Mid-Lake Walleye



Anglers and fish are different. Humans act upon previously gained information while fish follow primal instinct, two very different behaviors. Thinking like a fish can become quite difficult, since fish really don’t “think” at all.

Walleye location in late summer into fall is one of those periods where being a human can be confusing. For instance, while fishing a lake that you may not have visited for months, it’s common to believe the fish will be in the same area as your previous trip. Yet crawling along the shallow expansive flats that were once productive during the spring may yield only a few smaller fish or none at all. It’s time to change your plan.

Mid-lake humps that had few fish in the beginning of the season now provide a great feeding area for warm water walleye for several reasons. First, the rapid incline out of deep water is an attraction to bait and sometimes the minnows get pushed into the structure because of heavy winds. Second, there’s typically easy access to deep, cool water where schools of walleye can find respite from warm water. And third, humps often have the fast drop-offs and sand or rock substrate that walleye love.

Fishing mid-lake humps can be productive from now through the fall, but finding the areas proves to be the most difficult piece of the puzzle. A good GPS with a mapping chip can lead you right to the spot, but there are most definitely humps in the lake which are not marked on any paper map or electronic chart. These can only be found using your electronics while taking the time to strategically zigzag across the lake. However, the time spent discovering lesser-known humps in worth the effort, since un-plotted territory often receives far less fishing pressure.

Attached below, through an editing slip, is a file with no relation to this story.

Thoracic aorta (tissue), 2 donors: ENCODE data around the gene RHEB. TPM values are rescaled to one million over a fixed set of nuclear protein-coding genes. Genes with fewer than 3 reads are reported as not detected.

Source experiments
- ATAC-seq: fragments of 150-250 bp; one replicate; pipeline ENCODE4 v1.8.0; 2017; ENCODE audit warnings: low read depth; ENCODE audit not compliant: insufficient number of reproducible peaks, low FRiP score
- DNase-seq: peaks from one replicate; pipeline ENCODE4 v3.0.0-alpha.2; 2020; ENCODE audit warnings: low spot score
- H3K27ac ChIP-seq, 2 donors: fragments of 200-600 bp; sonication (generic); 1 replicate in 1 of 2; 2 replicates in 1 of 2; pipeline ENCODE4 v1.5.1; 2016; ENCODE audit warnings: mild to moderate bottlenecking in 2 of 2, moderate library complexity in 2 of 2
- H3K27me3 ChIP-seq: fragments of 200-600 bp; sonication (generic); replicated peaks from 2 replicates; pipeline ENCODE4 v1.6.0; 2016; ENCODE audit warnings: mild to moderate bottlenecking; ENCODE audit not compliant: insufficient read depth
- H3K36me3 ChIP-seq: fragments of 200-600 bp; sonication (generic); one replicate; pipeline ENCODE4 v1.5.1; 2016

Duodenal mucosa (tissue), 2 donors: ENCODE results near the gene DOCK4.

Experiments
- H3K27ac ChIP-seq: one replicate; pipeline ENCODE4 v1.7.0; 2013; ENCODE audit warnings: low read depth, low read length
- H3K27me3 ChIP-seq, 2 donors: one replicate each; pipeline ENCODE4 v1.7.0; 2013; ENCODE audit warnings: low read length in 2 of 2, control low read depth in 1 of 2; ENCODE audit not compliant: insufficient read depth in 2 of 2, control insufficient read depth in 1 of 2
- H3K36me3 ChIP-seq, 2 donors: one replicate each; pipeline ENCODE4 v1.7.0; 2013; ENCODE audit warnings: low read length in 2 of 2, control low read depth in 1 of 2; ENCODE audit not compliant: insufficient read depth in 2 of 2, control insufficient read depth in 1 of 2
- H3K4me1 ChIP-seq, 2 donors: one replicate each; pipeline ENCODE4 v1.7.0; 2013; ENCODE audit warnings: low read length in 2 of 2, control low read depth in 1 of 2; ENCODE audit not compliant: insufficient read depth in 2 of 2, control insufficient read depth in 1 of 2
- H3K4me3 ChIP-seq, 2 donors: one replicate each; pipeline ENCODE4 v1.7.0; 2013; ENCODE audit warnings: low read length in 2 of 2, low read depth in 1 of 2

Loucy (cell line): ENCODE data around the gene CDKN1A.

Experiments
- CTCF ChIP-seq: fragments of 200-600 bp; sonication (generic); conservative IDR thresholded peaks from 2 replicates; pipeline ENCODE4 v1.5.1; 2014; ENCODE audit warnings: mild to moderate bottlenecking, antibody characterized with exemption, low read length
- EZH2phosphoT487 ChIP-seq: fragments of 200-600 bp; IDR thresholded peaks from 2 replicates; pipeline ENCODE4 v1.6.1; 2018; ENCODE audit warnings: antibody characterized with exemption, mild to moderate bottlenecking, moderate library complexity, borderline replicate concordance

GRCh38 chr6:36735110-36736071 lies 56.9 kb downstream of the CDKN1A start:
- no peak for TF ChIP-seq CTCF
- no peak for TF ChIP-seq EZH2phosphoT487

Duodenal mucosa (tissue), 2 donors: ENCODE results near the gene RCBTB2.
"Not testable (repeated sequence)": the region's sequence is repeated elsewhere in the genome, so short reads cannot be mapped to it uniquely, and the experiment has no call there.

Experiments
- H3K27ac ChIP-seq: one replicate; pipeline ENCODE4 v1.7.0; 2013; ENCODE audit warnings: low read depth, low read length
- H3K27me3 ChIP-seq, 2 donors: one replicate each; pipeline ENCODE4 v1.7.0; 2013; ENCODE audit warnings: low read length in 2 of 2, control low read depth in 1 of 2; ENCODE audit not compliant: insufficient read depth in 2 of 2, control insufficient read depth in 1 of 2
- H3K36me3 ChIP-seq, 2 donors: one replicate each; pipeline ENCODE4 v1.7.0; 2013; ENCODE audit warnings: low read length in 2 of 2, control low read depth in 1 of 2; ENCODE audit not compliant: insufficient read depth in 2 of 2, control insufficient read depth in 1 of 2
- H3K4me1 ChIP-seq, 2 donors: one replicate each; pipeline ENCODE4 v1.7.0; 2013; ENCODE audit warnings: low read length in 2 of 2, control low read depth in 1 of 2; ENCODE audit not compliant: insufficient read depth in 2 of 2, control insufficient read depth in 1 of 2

When you do arrive on a mid-lake hump, which are often referred to as “sunken islands”, make an initial pass to see if any fish or bait is present. It’s best to do this quietly, which is when I’ll deploy my 4-stroke Mercury Pro Kicker motor to move stealthily around the perimeter and finally over the peak. If no fish are present, fire up the main outboard and cruise to the next hump. Fishing a structure with no fish is often wasted time, especially if a nearby hump has an active school of walleye.

A variety of techniques work to effectively fish a hump. Lindy rigs and jigging are great options with live bait, but slip-bobbers are another wonderful presentation since the area you’re fishing is often quite confined, many times only the size of a few boats. Lindy’s Pro Series slip bobber rigs are an easy way to present a leech or minnow and the appeal of their Bobber Bug hook and small Indiana blade attractor are irresistible to hungry walleye. Slip bobbers can be used well into the night and many lighted options are available to extend your fishing hours.

Humps can also be effectively fished with a crankbait. Again, a quiet four-stroke is best for pulling cranks, but speed often makes the difference. Making a single pass over a hump with a crankbait may not generate a strike. Sometimes it takes ten or twenty passes to finally catch a single fish, so listen to what that fish is telling you. Maybe you were traveling at a specific speed or possibly moving over the hump from a certain angle that may cater to the position of the school or individually scattered fish. Keeping that open line of communication will help you “think” more like a fish and put more walleye in your livewell!